The world's first wiki where authorship really matters (Nature Genetics, 2008). Due credit and reputation for authors. Imagine a global collaborative knowledge base for original thoughts. Search thousands of articles and collaborate with scientists around the globe.

wikigene or wiki gene protein drug chemical gene disease author authorship tracking collaborative publishing evolutionary knowledge reputation system wiki2.0 global collaboration genes proteins drugs chemicals diseases compound
Hoffmann, R. A wiki for the life sciences where authorship matters. Nature Genetics (2008)
 
 
 
 
 

Comparison of the fatty-acid compositions of prey items and yolks of Australian insectivorous scincid lizards.

The yolk fatty-acid profiles of a range of species of insectivorous scincid lizards generally conform to a common pattern, typified by high proportions of linoleic acid (13.5-18.5% of total fatty acids), substantial proportions of alpha-linolenic acid (2.4-8.2%), and significant amounts of the long-chain polyunsaturated fatty acids, arachidonic (1.6-3.3%), eicosapentaenoic (0.7-1.2%) and docosahexaenoic (0.7-1.6%) acids. We characterised the fatty-acid compositions of ten prey taxa that are eaten by female skinks during vitellogenesis. Linoleic acid is the major polyunsaturated fatty acid in all prey, excepting Orthoptera where alpha-linolenic acid predominates. To varying extents, alpha-linolenic acid is present in all the prey items. Arachidonic acid forms over 1% of total fatty acids for six of the prey items. Four of the prey items contain eicosapentaenoic acid at over 1%. Most notably, docosahexaenoic acid is essentially absent from all the prey items. There is a general similarity between the fatty-acid profiles of prey and yolk, suggesting that the linoleic, alpha-linolenic, arachidonic and eicosapentaenoic acids required for egg formation can be supplied directly from the maternal diet. However, the docosahexaenoic acid of the egg lipids cannot derive from the diet and must, therefore, be formed by biosynthesis in the maternal liver, using dietary alpha-linolenic and eicosapentaenoic acids as precursors.[1]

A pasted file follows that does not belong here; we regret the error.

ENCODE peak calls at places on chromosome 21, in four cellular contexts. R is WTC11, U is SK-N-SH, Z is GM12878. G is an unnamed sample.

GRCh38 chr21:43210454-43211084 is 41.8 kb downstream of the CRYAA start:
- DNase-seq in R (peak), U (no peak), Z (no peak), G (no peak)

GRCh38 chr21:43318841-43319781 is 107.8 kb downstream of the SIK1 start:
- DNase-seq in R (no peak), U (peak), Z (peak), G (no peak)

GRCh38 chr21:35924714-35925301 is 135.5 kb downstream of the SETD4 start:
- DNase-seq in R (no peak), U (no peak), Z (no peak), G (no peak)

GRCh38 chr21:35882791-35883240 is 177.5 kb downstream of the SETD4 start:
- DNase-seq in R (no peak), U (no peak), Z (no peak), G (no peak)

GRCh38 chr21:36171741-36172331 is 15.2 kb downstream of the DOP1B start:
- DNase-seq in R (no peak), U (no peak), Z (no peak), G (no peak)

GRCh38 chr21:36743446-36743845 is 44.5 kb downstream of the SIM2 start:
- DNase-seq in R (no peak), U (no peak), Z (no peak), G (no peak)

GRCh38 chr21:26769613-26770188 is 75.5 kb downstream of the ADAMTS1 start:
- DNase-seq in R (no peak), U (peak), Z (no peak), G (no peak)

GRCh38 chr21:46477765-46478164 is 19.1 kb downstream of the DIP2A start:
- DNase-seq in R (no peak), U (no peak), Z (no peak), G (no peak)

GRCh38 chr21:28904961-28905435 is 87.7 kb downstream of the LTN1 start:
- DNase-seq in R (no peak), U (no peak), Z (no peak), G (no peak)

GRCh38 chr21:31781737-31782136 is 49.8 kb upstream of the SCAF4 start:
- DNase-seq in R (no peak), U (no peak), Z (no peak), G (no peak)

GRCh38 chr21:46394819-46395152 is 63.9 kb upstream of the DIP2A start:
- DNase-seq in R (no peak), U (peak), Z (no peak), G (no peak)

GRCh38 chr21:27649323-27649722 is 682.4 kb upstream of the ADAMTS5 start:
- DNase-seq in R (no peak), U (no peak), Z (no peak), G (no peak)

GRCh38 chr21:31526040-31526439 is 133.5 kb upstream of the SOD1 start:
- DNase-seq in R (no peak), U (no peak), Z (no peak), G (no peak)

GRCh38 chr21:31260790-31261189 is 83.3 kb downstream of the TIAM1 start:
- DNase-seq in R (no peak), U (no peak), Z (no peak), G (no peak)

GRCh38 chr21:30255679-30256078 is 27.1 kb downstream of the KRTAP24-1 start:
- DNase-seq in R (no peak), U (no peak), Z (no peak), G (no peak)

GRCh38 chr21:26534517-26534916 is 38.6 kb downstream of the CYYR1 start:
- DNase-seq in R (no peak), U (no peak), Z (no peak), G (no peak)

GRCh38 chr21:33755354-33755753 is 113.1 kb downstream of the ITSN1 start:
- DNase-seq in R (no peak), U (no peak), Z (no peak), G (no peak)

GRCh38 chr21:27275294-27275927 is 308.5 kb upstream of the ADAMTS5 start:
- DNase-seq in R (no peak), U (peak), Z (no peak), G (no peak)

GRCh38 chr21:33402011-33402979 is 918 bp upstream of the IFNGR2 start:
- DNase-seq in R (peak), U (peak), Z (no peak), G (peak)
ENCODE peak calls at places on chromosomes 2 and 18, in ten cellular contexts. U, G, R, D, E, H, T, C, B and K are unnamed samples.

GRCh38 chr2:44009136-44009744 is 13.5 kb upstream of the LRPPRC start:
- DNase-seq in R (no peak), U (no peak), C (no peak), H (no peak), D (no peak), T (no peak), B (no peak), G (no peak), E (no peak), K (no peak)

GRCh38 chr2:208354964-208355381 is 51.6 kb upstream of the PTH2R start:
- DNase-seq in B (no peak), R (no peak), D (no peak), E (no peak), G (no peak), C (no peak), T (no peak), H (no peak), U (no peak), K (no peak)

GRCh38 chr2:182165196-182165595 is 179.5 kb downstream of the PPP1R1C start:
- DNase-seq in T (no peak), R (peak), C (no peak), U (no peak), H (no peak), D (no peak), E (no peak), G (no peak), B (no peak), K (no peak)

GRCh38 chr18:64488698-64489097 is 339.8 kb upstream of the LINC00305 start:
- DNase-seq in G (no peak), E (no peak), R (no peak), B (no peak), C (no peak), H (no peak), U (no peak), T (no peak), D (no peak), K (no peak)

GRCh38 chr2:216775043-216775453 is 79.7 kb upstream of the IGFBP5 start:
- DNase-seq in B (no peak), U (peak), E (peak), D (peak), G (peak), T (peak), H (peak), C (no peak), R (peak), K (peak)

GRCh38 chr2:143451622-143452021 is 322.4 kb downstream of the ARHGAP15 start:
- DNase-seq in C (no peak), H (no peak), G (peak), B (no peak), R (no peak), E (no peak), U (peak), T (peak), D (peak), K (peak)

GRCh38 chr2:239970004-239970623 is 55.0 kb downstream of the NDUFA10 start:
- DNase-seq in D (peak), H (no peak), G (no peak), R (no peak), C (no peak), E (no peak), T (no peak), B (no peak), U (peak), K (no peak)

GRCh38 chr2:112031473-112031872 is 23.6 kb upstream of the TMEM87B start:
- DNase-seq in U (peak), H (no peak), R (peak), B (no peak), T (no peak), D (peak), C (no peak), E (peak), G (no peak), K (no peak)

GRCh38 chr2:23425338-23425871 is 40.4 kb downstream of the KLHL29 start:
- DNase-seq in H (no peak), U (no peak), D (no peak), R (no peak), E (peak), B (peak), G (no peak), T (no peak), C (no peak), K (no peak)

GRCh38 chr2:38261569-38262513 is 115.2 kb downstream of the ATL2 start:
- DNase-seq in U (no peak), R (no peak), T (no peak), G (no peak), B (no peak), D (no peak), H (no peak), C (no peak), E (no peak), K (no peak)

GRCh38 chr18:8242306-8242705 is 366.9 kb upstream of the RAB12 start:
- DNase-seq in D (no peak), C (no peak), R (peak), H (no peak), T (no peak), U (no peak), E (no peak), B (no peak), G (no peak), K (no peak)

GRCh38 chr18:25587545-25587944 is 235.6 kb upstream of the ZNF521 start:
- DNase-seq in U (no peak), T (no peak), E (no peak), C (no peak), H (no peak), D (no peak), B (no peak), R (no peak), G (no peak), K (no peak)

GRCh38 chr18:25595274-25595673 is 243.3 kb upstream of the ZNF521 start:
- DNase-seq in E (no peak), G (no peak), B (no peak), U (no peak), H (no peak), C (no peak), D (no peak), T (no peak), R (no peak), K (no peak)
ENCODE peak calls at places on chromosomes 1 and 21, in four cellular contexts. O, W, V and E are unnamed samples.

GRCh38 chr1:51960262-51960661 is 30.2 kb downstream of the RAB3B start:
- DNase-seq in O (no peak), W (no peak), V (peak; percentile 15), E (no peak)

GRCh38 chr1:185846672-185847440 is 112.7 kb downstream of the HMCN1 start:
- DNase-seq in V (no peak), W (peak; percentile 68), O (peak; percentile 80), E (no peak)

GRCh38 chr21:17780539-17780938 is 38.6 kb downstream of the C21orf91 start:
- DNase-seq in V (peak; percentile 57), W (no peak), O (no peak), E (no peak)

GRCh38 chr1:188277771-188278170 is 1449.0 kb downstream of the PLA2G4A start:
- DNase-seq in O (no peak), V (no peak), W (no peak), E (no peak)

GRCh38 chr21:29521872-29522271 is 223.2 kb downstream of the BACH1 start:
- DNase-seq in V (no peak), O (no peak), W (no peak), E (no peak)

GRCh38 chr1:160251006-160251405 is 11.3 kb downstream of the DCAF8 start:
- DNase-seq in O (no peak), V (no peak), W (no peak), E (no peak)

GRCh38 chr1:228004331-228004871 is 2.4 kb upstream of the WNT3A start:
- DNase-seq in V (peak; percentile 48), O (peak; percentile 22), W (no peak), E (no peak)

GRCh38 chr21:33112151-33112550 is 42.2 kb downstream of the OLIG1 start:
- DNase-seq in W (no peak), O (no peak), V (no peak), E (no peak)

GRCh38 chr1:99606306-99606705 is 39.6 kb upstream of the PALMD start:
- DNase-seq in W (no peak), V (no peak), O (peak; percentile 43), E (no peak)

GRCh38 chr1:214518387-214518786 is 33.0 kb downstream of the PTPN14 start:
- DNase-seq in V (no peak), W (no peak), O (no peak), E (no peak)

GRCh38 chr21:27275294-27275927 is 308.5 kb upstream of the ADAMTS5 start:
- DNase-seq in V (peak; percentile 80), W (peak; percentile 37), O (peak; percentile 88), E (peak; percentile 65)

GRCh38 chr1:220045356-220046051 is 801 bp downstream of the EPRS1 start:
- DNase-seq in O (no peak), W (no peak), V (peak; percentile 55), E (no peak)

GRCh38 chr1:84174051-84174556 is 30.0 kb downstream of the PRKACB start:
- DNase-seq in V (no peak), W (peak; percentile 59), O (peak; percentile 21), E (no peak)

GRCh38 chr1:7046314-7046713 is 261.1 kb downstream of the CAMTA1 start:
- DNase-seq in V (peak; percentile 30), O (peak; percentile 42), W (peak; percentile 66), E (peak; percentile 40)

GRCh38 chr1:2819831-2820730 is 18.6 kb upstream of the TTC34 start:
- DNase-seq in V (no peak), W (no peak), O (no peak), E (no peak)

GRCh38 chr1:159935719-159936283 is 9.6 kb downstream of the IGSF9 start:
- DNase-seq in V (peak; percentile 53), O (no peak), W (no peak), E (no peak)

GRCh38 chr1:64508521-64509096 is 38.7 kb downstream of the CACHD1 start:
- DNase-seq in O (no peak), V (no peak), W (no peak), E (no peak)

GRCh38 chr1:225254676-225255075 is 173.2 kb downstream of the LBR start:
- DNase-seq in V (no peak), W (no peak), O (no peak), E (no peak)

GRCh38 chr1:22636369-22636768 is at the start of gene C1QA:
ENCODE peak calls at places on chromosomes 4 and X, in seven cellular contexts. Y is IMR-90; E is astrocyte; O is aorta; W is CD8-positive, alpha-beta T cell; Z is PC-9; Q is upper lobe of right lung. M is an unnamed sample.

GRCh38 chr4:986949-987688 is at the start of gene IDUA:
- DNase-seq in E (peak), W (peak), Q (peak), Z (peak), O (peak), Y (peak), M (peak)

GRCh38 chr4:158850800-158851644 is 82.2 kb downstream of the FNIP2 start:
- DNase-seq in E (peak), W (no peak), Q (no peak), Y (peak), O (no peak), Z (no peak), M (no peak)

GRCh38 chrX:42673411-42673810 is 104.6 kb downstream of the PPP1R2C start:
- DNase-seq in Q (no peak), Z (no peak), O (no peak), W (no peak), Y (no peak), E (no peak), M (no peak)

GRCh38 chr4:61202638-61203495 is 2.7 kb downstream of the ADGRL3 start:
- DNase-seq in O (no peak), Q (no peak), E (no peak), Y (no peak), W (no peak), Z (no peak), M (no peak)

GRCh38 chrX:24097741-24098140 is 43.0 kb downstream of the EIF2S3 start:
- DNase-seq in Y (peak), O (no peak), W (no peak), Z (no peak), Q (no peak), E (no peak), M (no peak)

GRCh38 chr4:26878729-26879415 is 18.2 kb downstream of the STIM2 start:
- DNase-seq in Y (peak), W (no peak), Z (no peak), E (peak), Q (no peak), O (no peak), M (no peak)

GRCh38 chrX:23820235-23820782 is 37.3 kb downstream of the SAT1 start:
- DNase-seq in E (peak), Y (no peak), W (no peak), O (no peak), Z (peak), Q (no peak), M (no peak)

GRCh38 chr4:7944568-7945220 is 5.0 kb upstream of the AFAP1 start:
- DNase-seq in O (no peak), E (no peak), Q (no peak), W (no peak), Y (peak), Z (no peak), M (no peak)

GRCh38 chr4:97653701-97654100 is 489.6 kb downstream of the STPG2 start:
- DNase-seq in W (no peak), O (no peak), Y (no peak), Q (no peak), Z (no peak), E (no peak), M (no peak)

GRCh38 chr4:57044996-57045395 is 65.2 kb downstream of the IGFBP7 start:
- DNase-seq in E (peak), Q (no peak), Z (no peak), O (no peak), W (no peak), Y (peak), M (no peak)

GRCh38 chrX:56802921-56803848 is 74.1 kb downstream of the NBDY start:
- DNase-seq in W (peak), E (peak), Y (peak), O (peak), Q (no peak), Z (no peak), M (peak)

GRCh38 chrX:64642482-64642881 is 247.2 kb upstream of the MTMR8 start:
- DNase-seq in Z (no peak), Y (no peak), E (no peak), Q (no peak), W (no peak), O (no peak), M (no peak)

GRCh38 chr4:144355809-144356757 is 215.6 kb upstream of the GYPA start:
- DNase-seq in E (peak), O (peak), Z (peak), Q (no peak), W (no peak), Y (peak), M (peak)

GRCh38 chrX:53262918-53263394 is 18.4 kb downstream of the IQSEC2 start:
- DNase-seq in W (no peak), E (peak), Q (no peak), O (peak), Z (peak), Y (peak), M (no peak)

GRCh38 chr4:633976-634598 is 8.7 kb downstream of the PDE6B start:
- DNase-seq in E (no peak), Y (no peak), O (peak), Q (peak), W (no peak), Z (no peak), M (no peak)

References

  1. Comparison of the fatty-acid compositions of prey items and yolks of Australian insectivorous scincid lizards. Speake, B.K., Herbert, J.F., Thompson, M.B. J. Comp. Physiol. B, Biochem. Syst. Environ. Physiol. (2004) [Pubmed]
 
WikiGenes - Universities